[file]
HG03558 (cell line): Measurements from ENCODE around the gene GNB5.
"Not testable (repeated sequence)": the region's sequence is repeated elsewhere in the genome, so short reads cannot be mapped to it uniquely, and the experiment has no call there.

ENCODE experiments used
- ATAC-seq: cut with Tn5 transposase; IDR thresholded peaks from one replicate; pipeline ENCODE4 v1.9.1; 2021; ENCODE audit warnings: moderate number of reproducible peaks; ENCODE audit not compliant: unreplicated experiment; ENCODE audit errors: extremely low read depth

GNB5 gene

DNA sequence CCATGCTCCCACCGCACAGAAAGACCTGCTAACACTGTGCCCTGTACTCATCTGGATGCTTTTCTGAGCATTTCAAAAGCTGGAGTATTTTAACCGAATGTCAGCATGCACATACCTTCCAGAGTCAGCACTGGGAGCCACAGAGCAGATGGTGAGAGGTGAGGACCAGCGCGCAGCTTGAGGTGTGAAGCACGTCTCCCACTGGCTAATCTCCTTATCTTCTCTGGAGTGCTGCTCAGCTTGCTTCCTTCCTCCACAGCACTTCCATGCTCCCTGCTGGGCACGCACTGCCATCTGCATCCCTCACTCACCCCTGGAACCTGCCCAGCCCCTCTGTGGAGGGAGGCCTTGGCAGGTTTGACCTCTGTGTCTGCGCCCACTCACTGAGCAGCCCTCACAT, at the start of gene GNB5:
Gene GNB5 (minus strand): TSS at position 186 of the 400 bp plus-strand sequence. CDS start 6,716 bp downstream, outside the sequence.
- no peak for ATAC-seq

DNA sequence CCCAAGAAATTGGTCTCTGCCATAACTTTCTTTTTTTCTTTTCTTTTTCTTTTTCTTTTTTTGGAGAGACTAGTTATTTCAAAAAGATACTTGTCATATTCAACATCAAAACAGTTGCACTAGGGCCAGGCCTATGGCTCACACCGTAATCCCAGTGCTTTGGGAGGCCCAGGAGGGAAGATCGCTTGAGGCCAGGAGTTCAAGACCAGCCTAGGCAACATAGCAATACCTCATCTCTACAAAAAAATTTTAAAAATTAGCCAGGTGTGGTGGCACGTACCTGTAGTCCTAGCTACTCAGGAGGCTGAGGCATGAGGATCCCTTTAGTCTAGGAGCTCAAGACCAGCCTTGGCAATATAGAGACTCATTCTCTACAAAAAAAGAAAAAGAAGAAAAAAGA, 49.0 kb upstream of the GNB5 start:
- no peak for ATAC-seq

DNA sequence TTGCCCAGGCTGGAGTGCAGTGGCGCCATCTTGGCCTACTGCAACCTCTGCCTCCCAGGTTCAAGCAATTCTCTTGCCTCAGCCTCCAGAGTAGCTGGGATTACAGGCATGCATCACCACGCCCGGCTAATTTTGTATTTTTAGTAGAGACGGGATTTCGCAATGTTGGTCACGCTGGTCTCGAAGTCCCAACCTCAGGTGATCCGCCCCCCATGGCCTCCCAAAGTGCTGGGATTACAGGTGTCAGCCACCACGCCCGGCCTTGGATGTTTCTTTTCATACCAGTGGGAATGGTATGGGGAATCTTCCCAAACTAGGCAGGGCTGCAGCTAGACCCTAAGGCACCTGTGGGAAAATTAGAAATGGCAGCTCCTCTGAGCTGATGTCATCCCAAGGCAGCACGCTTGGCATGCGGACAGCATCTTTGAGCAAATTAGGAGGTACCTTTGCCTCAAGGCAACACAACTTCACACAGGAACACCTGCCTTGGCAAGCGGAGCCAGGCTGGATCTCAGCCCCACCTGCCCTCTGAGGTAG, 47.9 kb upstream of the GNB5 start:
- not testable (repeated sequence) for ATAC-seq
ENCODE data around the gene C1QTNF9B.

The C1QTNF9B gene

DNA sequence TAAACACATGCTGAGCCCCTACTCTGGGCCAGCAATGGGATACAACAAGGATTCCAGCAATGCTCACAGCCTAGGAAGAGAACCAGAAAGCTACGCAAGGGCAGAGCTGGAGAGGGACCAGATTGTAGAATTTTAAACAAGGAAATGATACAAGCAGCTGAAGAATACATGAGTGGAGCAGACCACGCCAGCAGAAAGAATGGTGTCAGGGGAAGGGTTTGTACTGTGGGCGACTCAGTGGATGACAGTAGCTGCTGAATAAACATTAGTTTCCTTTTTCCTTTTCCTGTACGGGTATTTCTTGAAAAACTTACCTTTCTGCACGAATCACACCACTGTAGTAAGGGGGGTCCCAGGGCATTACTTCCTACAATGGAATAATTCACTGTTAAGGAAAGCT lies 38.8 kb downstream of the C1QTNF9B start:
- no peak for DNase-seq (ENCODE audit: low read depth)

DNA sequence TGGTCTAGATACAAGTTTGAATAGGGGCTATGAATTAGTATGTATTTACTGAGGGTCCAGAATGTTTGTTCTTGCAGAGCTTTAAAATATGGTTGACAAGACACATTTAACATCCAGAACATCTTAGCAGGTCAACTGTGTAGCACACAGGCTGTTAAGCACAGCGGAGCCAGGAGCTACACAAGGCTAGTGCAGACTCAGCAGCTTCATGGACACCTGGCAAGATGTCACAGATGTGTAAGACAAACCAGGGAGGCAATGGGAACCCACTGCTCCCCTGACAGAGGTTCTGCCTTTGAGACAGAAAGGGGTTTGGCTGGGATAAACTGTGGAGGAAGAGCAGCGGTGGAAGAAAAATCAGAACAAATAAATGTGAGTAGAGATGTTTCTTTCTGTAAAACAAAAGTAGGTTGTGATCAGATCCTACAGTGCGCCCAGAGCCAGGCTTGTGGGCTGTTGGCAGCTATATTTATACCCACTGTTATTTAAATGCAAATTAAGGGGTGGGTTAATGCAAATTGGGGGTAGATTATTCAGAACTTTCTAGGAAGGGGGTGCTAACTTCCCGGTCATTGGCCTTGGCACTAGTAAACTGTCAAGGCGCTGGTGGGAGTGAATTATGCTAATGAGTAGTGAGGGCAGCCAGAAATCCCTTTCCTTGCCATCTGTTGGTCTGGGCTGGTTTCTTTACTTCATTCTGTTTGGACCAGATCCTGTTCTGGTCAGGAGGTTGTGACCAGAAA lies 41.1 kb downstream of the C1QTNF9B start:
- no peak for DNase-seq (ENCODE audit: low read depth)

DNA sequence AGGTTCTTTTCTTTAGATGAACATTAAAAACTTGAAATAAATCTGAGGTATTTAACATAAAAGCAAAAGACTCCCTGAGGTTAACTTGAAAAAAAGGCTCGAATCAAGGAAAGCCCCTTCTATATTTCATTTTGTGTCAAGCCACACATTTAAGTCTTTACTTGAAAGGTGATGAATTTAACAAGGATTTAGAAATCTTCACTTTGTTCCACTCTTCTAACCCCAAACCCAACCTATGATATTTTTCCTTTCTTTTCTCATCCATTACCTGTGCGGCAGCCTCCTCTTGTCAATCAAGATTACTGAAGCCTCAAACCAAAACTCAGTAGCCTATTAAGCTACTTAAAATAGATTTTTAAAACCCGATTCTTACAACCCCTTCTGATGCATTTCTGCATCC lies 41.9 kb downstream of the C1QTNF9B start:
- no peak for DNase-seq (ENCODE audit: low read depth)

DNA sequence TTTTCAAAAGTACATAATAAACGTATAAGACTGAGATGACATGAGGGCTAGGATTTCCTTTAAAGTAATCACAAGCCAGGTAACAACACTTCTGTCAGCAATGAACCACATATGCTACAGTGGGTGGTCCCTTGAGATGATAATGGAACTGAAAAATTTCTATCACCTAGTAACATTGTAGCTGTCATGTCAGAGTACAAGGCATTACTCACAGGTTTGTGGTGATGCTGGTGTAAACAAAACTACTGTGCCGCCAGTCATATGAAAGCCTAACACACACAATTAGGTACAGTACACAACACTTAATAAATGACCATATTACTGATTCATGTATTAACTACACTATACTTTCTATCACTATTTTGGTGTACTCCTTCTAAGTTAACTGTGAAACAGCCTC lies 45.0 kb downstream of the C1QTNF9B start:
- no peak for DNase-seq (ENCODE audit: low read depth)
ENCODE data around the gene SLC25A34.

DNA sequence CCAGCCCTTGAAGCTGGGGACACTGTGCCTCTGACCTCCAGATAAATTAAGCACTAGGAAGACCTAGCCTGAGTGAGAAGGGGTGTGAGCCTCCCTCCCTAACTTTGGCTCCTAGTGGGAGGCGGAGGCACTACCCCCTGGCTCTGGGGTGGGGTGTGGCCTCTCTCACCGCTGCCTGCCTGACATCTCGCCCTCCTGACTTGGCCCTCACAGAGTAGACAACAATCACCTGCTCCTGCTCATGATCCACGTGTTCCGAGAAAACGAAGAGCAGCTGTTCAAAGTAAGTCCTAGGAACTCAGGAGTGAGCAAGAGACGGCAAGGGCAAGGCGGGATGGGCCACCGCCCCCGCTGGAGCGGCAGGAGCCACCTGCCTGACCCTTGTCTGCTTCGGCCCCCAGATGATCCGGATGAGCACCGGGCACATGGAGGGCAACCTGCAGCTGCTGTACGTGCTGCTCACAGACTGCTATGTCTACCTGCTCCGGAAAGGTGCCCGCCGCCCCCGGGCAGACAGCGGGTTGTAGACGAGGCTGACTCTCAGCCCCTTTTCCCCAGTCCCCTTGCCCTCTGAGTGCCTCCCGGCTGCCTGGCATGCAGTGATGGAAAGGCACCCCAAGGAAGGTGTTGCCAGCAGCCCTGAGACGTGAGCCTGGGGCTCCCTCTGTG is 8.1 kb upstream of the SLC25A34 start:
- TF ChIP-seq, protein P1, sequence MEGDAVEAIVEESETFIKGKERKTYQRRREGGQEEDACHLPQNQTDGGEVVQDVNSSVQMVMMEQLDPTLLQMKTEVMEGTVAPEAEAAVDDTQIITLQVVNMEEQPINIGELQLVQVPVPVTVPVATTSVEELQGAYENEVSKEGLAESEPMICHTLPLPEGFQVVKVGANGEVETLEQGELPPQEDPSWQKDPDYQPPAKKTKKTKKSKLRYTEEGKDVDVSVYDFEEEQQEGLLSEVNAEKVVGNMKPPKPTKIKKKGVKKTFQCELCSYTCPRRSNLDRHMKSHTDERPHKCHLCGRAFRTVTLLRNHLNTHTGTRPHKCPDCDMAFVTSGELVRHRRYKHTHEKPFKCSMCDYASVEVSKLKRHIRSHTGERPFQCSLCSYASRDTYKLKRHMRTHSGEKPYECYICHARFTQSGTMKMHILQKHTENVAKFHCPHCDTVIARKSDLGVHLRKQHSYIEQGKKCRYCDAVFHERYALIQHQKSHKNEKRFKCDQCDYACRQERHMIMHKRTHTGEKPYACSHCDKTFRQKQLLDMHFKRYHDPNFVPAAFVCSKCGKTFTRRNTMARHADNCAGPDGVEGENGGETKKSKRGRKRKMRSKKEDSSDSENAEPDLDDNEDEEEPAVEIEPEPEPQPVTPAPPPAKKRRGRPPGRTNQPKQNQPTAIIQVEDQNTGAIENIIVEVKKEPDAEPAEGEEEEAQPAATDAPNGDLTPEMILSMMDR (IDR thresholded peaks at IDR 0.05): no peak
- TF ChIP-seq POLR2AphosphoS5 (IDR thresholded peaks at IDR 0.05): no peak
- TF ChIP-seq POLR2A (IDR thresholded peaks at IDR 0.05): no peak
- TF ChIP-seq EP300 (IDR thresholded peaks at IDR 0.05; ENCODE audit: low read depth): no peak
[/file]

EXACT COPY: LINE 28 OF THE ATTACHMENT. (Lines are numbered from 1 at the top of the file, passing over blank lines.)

- TF ChIP-seq EP300 (IDR thresholded peaks at IDR 0.05; ENCODE audit: low read depth): no peak